There is a clear rise in the popularity of hobbyist electronics projects as electronics becomes more prominent in the world around us, especially those with a child focus. There is also a decline in the teaching of valuable practical skills for our modern society in UK schools. During an engineering design group project we wanted to use our design knowledge and our engineering background to create something that could encourage the development of these practical skills and potentially engage with a set of new users.

To achieve this, we developed spot-on!

in collaboration with Felix Murray, Max Stevensen and Mark Ridge

Phase 1: Research

We needed to find out what skills were on the decline but extremely valuable to learn in today's society. From this initial research we thought soldering was the most intriguing, it is underrated in its usefulness for repairing and prototyping and scary for parents due to safety concerns.

We then conducted human centered design research into this specific skill.

The board below shows some of our detailed research into ergonomics.

Some intriguing insights from all of our research:
- The perceived danger of soldering is purely psychological (the most common injury is a first degree burn - surprisingly to the hand holding the solder, not the iron, second/third degree burns are extremely rare) the large exposed area of hot metal on a traditional soldering iron contributes to this.
- For children to get something parents usually have to approve it, giving the parents something to relate to could improve accessibility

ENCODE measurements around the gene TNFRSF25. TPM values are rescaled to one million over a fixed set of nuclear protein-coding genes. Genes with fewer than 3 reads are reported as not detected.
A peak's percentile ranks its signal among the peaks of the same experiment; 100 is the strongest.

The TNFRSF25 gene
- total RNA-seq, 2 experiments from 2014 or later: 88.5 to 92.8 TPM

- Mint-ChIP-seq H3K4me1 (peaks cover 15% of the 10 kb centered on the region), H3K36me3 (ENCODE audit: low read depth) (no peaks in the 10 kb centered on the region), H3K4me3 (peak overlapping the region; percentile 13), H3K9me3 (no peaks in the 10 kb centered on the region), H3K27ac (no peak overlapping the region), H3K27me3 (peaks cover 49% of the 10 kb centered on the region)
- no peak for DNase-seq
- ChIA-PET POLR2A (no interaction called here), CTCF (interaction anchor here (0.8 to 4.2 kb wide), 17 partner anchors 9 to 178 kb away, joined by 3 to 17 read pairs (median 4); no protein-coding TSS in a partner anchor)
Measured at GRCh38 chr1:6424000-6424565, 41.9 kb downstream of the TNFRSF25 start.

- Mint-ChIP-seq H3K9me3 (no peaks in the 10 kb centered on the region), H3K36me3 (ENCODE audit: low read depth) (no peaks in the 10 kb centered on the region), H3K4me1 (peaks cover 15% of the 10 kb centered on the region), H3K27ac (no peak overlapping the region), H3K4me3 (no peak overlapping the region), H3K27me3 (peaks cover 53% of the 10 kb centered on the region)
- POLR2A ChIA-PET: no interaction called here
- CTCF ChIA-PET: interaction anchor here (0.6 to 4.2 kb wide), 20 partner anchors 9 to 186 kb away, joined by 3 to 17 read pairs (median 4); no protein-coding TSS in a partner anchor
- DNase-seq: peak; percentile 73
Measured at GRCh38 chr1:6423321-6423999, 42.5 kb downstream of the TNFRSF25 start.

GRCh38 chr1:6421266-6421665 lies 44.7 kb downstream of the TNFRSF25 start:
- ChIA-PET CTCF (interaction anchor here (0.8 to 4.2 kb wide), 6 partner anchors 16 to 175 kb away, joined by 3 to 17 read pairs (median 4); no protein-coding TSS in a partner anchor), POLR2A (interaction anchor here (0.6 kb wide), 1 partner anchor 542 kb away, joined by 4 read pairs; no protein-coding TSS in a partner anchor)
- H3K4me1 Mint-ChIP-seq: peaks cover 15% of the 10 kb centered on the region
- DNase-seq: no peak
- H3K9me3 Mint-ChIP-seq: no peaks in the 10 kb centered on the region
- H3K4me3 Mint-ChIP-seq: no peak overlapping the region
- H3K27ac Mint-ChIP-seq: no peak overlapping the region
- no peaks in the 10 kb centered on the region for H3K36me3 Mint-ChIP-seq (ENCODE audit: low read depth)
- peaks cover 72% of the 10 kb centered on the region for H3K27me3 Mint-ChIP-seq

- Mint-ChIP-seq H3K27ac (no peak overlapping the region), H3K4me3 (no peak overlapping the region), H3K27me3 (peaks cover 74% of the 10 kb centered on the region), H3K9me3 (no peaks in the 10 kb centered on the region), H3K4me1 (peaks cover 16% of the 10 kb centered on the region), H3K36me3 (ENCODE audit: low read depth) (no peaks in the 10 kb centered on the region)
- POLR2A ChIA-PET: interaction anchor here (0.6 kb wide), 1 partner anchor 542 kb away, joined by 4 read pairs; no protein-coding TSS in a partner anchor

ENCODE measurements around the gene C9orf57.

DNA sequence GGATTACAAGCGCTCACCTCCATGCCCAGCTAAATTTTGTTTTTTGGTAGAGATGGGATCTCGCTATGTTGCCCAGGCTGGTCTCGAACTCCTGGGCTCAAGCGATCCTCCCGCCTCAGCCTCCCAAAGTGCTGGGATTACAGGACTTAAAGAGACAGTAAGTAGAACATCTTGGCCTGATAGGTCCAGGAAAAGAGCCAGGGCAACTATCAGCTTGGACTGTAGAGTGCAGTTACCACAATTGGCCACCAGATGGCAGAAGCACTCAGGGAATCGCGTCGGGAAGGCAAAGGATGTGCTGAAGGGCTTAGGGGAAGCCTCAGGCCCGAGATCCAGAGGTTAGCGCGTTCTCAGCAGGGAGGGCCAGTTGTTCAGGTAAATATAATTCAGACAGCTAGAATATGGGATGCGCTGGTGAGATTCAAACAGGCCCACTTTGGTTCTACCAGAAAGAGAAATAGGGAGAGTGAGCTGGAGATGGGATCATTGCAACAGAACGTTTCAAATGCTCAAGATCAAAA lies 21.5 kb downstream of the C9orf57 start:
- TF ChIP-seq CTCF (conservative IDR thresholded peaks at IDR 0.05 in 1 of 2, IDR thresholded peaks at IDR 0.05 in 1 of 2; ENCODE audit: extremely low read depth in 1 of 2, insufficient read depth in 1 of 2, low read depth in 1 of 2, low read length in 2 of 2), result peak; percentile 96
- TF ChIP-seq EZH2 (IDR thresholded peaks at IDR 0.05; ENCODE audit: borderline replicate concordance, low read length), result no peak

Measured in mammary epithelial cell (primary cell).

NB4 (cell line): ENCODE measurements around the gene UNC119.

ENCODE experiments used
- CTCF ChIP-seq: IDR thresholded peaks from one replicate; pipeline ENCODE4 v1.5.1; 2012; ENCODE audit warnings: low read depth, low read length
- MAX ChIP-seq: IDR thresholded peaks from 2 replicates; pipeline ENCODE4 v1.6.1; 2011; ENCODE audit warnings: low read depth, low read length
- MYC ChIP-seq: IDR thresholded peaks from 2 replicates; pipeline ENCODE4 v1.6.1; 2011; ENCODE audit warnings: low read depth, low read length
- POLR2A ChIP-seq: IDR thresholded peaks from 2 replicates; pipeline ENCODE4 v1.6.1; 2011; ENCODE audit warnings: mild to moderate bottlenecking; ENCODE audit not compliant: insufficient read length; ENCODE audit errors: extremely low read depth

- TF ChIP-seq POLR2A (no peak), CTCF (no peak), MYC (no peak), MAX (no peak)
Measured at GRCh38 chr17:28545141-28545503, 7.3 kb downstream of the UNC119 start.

- We can learn from industrial hand soldering practices, simplifying the task could make it more appealing, especially for children, where motor control for precise movement hasn't fully developed yet.
- 3D Printer Pens and Hot Glue Guns are extremely popular with children, however they both can cause the same injuries as soldering.

Phase 2: Concept Development

After conducting our research, we began our concept development. Using our insights from the previous phase and we conducted broad ideation, narrowed into a range of concepts for an assistive soldering tool.

Below is just one of our concept ideas (for a tool to be used with the existing iron)

However, we came to the conclusion that the best proposal that encapsulated all of our findings was to create a pen that could extrude the solder, and melt it at the joint, and could be used with one hand, freeing up the second. It would also reduce the size of the exposed hot area and reduce the risk of injury. It's pen shape would make it intuitive to use.

Phase 3: Prototyping, Testing, Final Proposal

From the conceptual stage, we then began prototyping and testing, to ensure the idea was viable, and then iterating and developing the products various features to create a final proposal and prototype.

This stage involved a lot of iteration and testing, check out some photos from this stage below!

This lead to our product! Spot-On, changing soldering!

Phase x: The Future

We have big aspirations for the future of this product. There were some teething issues with the 'final' prototype, design is an iterative process, and so in the immediate future we aim to solve these issues, and create another slightly higher fidelity working prototype by improving the quality of some electronic components (no more handmade PCB's!).  We aim to continue to develop the product to a production level and then test its market potential. We have a long way to go, and many more prototypes to make, but we're prepared to get stuck in and have fun!

My Role

As this is a collaborative project most of the tasks and decisions on the project are done and made as a group, however during the production of the final proposal we had to allocate more specific roles to suit our capabilities, it was my role to develop much on side of the product itself, design the aesthetics and ergonomics of the product to promote safety and ease of use, assist with the testing of the electronics and production of the hot-end, design the fixtures and fittings for the internals and ensure they fitted and inform material selection choices, aid in manufacturing our prototype and development of the product through iterating in CAD (Solidworks). To be a part of the design and development of this product has been amazing and I am looking forward to the next stages of the project!

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